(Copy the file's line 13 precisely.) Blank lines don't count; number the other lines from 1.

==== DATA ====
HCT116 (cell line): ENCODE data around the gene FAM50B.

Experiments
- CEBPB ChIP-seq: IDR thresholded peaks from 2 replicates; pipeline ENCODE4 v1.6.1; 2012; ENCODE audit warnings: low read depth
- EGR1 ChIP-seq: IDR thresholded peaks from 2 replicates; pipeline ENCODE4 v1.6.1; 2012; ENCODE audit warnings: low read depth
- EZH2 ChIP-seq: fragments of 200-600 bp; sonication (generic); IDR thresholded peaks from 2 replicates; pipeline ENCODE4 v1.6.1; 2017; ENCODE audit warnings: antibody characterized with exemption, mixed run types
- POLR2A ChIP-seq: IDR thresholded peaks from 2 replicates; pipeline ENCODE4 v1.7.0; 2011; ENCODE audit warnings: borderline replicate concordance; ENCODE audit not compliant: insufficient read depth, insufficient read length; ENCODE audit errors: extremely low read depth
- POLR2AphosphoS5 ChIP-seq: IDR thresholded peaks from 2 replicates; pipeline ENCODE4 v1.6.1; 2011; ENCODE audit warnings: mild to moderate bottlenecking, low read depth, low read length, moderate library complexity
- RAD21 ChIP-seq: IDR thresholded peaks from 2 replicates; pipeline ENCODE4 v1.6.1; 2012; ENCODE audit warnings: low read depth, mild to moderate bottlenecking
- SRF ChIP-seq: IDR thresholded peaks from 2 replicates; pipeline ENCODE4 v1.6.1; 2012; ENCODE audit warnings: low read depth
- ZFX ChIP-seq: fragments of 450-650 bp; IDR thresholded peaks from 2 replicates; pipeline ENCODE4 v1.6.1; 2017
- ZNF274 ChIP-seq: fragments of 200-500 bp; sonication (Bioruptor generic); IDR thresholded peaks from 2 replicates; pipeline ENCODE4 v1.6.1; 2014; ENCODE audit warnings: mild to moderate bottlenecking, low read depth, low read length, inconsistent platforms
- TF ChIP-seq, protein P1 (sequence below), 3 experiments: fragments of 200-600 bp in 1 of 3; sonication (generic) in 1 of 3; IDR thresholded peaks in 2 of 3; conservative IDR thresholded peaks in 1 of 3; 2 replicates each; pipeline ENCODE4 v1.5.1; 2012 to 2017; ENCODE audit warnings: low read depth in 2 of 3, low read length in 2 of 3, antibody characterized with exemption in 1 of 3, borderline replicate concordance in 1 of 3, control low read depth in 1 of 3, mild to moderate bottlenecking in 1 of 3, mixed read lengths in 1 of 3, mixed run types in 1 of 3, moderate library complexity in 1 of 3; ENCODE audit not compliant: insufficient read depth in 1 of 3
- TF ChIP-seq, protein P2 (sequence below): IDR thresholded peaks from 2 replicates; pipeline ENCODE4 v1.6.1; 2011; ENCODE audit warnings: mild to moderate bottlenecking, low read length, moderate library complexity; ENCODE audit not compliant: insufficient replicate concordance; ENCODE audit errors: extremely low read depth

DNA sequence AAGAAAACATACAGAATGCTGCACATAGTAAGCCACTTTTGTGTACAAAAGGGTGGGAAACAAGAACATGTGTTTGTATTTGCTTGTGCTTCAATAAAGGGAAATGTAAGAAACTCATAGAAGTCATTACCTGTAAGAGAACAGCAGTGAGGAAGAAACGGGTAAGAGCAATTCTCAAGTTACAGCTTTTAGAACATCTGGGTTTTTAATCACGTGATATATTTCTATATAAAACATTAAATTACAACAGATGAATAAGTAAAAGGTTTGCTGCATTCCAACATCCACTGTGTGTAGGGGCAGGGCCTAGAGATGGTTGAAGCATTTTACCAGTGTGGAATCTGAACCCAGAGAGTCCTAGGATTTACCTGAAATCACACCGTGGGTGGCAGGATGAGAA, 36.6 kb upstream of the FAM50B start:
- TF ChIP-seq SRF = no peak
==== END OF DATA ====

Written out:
- TF ChIP-seq, protein P2 (sequence below): IDR thresholded peaks from 2 replicates; pipeline ENCODE4 v1.6.1; 2011; ENCODE audit warnings: mild to moderate bottlenecking, low read length, moderate library complexity; ENCODE audit not compliant: insufficient replicate concordance; ENCODE audit errors: extremely low read depth